Each of us have sinned (Rom. 3:23), and this treachery cannot simply go unpunished. Of course we are untrue to our nature and can say one thing and do another, or hold a standard in some cases and then change our minds when it is convenient. But God does not sway. He is holy, just, and right. In His world that is His own, betrayal must be met with death.
Yet, His love remains. He watches us rebel and declare our trust in ourselves, but He loves us all the same. And He sent His Son to pay that price and bring us back. It wasn't flippant, and it wasn't a merely symbolic act of kindness and love. It was the grand act of love that bought us back to Him. In short, without judgment the Cross is an absurdity.
Yet, not everyone will accept that love. Many have spurned it, and many will spurn it still. What should we expect God to do? Save them anyway? How does that make sense? His gift is free, and He only bids us trust Him and live in Him. And here we stand offended that He would still punish people...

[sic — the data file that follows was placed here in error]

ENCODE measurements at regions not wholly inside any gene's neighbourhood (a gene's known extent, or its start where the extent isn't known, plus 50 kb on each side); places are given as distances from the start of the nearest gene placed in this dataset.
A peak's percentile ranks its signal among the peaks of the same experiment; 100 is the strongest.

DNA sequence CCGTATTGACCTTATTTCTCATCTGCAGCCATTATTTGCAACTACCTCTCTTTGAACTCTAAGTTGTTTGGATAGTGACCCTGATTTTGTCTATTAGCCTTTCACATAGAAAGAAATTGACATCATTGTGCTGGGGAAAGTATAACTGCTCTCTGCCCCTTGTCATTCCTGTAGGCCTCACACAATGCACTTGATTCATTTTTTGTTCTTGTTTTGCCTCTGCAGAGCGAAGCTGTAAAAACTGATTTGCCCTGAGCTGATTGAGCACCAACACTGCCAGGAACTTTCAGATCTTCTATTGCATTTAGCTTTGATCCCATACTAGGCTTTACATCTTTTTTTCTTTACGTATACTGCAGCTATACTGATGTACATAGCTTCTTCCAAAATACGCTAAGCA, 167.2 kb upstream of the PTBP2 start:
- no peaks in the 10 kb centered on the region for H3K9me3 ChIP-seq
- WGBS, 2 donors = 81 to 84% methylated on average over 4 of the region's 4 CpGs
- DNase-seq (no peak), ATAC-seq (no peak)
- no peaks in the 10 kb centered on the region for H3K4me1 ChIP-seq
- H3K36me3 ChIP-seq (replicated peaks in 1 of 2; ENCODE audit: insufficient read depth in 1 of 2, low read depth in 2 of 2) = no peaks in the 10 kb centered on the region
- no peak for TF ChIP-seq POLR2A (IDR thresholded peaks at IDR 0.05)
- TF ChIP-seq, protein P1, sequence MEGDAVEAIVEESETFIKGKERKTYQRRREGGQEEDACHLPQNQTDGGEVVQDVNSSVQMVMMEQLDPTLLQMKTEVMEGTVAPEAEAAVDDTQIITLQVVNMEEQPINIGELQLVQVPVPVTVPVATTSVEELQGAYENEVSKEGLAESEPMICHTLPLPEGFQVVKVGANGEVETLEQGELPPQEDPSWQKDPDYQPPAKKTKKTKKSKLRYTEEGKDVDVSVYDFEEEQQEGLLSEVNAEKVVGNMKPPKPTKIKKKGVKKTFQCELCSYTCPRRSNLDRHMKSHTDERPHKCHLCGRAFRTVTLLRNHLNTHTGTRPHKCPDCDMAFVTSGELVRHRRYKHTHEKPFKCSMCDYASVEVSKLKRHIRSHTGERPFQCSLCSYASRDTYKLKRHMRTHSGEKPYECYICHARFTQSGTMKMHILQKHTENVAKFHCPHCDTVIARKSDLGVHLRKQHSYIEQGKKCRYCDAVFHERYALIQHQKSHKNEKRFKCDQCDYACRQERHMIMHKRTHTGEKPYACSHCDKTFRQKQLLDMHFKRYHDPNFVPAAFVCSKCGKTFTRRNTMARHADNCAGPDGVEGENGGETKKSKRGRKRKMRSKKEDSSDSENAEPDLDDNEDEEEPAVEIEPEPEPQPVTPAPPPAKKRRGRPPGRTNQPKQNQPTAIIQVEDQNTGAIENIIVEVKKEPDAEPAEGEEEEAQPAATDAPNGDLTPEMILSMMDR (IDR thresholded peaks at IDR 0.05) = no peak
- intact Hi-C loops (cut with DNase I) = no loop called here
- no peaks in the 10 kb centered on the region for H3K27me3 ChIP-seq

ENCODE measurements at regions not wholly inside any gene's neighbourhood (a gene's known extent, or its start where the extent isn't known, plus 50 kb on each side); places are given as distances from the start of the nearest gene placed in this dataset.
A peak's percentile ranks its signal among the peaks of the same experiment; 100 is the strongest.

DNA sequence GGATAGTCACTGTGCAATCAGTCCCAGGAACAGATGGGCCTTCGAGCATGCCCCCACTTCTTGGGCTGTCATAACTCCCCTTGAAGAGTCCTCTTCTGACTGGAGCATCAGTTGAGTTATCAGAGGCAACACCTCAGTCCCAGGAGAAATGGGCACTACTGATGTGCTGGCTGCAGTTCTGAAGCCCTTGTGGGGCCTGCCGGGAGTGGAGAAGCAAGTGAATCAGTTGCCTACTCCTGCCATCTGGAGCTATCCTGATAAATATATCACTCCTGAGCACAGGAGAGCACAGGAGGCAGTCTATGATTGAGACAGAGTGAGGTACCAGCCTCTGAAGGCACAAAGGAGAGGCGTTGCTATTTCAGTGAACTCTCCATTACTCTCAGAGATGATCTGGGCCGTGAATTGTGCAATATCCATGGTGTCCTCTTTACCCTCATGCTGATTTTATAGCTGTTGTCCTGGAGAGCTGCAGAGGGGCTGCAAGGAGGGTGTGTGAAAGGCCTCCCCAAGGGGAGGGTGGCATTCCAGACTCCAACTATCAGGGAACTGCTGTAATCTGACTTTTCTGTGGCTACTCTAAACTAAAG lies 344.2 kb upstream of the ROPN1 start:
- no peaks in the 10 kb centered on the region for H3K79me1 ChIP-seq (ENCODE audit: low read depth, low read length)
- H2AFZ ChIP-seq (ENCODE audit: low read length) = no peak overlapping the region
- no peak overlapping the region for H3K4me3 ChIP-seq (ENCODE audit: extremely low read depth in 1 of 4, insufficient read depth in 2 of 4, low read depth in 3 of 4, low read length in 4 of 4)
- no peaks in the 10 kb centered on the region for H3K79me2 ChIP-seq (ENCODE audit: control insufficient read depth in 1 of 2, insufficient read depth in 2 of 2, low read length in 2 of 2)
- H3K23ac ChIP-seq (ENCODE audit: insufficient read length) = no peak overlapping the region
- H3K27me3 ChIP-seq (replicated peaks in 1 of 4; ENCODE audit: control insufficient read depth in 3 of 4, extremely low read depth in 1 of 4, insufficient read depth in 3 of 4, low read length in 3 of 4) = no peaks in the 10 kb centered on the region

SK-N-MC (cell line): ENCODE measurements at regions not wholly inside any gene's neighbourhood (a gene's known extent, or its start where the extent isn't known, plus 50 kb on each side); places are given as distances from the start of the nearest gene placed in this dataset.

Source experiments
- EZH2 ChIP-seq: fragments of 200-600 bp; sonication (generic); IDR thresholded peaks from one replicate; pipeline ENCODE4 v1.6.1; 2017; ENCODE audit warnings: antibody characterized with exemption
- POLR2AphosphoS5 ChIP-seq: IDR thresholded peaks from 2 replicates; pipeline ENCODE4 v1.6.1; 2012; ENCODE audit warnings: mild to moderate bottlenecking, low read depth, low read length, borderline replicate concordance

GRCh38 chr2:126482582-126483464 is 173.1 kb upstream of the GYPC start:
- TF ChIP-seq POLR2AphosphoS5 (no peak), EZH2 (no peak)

Many have what C.S. Lewis called "all thrills and no work." They want the good feeling and peace that Christianity produces, but they don't want the harsh realities that go with it. Men want to fashion their own idea of a religion that provides themselves with the best results (good feelings, public approval, license to live the way they already do) without any requirements upon themselves. But we cannot approach God like that, or I'm afraid we'll simply be following ourselves.